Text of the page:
Opening Up about Anxiety and Depression



It wasn’t until my daughter was 4 years old that I realized that I had battled with Postpartum Depression and continued to battle anxiety. All of the time I spent hiding my feelings away, thinking that maybe I was a bad mom or just wasn’t cut out for being a mom in that first year really took a toll on me. And then after trying for years, we finally got pregnant again, only to lose the baby weeks later. A devastating blow when you want nothing more to than to add to your family.

Just weeks after my miscarriage I received a phone call — “Your dad and Grandma were in a horrible accident. He’s being air-lifted now to Holy Cross and Grandma is in an ambulance on her way to a local hospital.” Words that nobody wants or expects to hear. And for the next 8 weeks my life would consist of not only being a mother and wife, but also a daughter helping her father to recover from a horrible accident, a grand-daughter trying to be patient and kind in a new environment, all while everyone is living under our roof so that we can care for them. On top of it all, I was still grieving our miscarriage. 

To say that those few months were a rough spot in my life would be a grave understatement. After another 4 months, I finally decided that something wasn’t right and I needed to tell someone other than my husband (who was doing his best to help me).  

“I truly think that maybe I’m going crazy.”

I remember those being the first words out of my mouth when my doctor came into the room and asked me what was going on. After some reassurance that I was not actually going crazy, she helped me to realize that I had indeed battled with Postpartum Depression and because I didn’t seek help for it, years later I was again struggling to cope with some really tough life situations. Infertility, miscarriages, my dad nearly losing his life, transitioning from working full time out of the home to becoming a stay at home mom and having two extra people in our home for weeks was a bit much all at once. My doctor opened my eyes to the fact that I was dealing with depression and anxiety and that it was OK and not out of the ordinary. From that day on I began taking an anti-depressant. While I’m not typically one to jump at the idea of taking medication, I knew that for my well being, as well as my husband’s and my daughter’s, this was something that needed to be done.

There is no shame in asking for help when dealing with Anxiety & Depression.

At the same time I began treatment for my mental health, I began taking fertility drugs. I was extremely lucky in that the first round of fertility drugs worked and we were pregnant within weeks. The anti-depressants worked about as quickly and I finally began to find the old me. The happy, fun-loving mom and wife that I knew had been suppressed by so much emotional trauma. And when people ask now, it feels good to be able to say “Yes, I have battled depression and I battle anxiety on a daily basis.” Not because I want those terms to define me or because I think it’s great to have them, but because there is no shame in speaking out about depression and anxiety. They’re certainly not issues that I ever hoped to deal with, and they don’t define me, but they have helped to mold the adult that I’ve become and how I walk through life.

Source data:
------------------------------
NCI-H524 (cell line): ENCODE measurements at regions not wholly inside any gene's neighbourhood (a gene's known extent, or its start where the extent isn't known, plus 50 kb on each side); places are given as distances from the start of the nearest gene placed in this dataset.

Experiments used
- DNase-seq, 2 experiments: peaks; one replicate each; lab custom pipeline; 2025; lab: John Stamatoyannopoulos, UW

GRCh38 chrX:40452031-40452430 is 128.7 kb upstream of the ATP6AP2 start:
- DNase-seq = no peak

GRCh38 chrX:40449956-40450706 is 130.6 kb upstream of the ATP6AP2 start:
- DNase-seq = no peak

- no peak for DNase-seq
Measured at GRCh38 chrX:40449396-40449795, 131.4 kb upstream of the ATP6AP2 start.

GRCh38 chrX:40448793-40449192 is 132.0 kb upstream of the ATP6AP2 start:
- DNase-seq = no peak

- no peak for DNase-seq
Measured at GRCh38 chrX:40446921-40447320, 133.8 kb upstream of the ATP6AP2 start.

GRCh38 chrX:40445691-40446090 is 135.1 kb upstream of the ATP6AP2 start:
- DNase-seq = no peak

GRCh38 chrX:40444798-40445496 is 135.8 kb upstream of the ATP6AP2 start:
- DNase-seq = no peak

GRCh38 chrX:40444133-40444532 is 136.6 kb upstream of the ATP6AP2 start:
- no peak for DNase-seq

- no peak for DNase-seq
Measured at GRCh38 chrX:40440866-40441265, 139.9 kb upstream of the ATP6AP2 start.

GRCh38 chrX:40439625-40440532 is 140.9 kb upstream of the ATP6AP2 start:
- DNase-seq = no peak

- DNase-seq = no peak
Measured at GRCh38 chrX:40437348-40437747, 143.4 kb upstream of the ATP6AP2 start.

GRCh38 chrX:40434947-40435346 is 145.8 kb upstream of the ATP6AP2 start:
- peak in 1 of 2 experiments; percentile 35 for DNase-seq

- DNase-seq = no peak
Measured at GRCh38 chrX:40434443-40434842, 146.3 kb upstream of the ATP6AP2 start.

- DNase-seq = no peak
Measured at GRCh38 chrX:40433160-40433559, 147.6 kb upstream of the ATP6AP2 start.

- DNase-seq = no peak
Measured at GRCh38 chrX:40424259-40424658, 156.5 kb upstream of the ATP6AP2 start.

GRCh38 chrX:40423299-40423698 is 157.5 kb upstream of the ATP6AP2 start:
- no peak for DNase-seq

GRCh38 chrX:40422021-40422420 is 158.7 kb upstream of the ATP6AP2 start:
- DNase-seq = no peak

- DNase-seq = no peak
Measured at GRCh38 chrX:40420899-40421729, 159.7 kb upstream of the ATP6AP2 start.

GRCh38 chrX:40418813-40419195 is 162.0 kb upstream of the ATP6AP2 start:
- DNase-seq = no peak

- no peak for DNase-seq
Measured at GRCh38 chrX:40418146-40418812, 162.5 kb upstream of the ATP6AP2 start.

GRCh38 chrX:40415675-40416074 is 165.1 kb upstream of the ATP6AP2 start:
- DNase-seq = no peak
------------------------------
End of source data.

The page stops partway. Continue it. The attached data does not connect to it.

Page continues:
Six years later I deal with anxiety on a daily basis, and the depression is mostly long gone. Anxiety is nothing to joke about and it can make some of the simplest situations in life seem completely impossible. When attending a school event or a large party no longer sounds fun, but instead sounds scary and overwhelming, something isn’t quite right. I do my best to push through, continue to take my medications and to talk with friends and others who are in my shoes.

This is where it is so important to have your village. You’d probably be surprised to know just how many other moms are dealing with these same issues; I know that I was. As mothers we are always telling our children to ask for help when they need it. We encourage them to try something on their own, but that there is nothing wrong with asking for help. There is no such thing as a stupid question. And we need to remember this ourselves! We’re moms and women, but we’re also human. We can’t always do it all, be everywhere at once, help everyone around us and still expect to have our sanity at the end of the day. 

If you’re feeling different than usual, sad or anxious in ways that you’re not used to please don’t be afraid to talk to someone. Start with a close friend or family member and be brave. Anxiety and depression happen and there is absolutely nothing to be embarrassed about. We all deserve to live a good life, a happy & healthy life. Reach out to someone and let them know that you’re struggling, because you don’t have to do this alone.

Too many moms (women) struggle in silence. 

If you are struggling with a mood disorder, postpartum or otherwise, your first move should be to tell someone you trust. Don’t try to “figure it out” alone. Next, make an appointment with your physician or obstetrician and do NOT sugar-coat what you are feeling. 

Please know you are not alone. Our hope is that this mental health series brings you encouragement and support. We are enthusiastic and confident in our endorsement of Moms Mental Health Initiative and would love for you to explore their site to get connected to resources to help. 


Please enter your comment!
Please enter your name here